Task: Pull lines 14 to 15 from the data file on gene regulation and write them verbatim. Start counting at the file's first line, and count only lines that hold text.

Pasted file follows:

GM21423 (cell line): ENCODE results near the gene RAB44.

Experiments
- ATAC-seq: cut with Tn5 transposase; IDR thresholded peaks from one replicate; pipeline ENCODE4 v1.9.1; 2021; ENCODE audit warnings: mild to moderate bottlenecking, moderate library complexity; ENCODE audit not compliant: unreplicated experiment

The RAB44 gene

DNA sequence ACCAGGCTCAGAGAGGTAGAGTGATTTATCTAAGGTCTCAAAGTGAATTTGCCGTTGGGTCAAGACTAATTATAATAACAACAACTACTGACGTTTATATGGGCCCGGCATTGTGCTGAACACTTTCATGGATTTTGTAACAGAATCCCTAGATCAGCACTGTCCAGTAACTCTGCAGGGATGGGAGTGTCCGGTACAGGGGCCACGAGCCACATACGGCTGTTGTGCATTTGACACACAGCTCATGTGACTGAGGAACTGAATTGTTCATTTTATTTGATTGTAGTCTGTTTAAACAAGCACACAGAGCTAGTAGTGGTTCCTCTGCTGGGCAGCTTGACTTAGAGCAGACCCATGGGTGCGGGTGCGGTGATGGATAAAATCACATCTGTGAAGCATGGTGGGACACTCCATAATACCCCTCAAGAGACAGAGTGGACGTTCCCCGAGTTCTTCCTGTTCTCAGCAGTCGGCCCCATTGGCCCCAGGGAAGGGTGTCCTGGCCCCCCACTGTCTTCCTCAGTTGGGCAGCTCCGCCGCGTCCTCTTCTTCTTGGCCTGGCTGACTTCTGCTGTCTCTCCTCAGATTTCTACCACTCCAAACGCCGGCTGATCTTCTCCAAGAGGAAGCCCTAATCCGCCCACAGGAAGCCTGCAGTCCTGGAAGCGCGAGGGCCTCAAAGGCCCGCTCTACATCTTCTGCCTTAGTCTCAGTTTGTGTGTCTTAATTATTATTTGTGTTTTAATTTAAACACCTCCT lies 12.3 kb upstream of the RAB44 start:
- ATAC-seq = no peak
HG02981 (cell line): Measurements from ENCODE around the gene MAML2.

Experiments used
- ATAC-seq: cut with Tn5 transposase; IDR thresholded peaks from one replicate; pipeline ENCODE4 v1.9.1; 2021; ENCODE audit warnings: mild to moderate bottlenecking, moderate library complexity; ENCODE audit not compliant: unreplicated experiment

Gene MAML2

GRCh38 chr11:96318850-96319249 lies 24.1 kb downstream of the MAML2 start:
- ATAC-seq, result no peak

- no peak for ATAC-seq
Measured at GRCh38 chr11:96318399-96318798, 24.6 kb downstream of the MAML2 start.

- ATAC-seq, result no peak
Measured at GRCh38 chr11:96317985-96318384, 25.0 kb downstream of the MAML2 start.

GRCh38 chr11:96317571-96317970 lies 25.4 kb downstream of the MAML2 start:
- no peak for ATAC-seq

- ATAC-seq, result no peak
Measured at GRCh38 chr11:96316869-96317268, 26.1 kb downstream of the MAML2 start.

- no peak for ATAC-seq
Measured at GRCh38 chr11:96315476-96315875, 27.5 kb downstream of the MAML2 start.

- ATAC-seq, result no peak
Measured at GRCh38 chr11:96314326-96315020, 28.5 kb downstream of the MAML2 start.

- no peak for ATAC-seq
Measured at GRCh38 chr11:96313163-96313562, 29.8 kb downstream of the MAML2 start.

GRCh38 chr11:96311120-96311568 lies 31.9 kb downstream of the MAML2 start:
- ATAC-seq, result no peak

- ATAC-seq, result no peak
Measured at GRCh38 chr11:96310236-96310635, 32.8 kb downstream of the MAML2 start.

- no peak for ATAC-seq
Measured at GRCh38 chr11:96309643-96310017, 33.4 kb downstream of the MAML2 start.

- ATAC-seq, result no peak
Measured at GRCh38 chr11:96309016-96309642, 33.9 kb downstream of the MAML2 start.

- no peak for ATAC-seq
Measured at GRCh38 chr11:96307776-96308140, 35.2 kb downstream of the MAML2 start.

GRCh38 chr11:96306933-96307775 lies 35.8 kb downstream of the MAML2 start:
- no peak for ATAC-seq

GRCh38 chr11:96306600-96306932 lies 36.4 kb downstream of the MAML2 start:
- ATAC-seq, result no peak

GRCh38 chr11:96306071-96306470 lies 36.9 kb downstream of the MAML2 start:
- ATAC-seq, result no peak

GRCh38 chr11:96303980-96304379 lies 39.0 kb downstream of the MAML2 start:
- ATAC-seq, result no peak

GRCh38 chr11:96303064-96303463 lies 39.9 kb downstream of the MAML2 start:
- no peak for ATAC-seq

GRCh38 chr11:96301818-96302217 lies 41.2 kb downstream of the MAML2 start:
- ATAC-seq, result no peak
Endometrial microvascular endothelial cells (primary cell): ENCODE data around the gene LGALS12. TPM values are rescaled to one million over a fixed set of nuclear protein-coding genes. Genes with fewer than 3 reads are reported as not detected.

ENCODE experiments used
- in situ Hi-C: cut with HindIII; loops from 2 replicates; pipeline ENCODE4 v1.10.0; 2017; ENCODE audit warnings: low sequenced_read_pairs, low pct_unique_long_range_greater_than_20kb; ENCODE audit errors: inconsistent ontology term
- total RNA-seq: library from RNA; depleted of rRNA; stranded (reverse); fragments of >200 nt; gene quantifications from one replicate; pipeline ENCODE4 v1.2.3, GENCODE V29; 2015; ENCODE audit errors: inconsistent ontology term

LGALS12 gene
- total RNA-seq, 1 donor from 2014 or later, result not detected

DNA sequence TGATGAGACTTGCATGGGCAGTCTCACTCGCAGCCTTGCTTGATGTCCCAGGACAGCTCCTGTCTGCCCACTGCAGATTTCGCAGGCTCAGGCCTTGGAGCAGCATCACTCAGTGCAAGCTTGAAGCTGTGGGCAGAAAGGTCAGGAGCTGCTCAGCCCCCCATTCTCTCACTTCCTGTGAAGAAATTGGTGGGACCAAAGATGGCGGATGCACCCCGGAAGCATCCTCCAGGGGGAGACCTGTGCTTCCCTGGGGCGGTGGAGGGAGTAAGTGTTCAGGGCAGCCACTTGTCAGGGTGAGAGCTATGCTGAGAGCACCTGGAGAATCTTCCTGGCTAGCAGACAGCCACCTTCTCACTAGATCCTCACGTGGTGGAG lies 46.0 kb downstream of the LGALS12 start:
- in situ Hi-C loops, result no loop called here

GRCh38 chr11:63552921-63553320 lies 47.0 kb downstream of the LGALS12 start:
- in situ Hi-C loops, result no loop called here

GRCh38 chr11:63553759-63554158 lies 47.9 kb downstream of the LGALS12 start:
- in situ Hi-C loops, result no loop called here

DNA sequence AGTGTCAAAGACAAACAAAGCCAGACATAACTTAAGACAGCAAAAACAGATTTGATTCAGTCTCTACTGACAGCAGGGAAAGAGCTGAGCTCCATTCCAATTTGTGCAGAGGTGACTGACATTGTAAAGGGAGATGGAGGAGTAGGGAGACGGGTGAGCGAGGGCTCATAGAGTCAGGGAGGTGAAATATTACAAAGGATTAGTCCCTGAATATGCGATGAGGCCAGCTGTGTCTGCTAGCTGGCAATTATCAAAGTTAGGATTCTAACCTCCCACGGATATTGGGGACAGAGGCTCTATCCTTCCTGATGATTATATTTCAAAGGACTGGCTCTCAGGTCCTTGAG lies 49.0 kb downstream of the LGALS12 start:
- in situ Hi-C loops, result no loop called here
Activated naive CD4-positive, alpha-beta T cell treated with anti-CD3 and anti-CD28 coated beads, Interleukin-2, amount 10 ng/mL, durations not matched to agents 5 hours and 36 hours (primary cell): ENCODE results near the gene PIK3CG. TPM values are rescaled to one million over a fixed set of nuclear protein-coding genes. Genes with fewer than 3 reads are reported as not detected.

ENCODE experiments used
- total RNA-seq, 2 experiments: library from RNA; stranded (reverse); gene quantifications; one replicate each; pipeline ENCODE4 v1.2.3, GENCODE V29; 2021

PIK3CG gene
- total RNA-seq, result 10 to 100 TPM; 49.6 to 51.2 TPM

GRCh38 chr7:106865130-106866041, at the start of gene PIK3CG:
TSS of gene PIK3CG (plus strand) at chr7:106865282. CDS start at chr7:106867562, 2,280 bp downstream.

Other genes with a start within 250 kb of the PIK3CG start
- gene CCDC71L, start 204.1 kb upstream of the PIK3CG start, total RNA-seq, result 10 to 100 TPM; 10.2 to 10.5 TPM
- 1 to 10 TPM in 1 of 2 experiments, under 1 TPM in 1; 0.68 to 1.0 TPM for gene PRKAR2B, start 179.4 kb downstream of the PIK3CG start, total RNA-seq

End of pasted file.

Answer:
Measured at GRCh38 chr11:96318399-96318798, 24.6 kb downstream of the MAML2 start.

- ATAC-seq, result no peak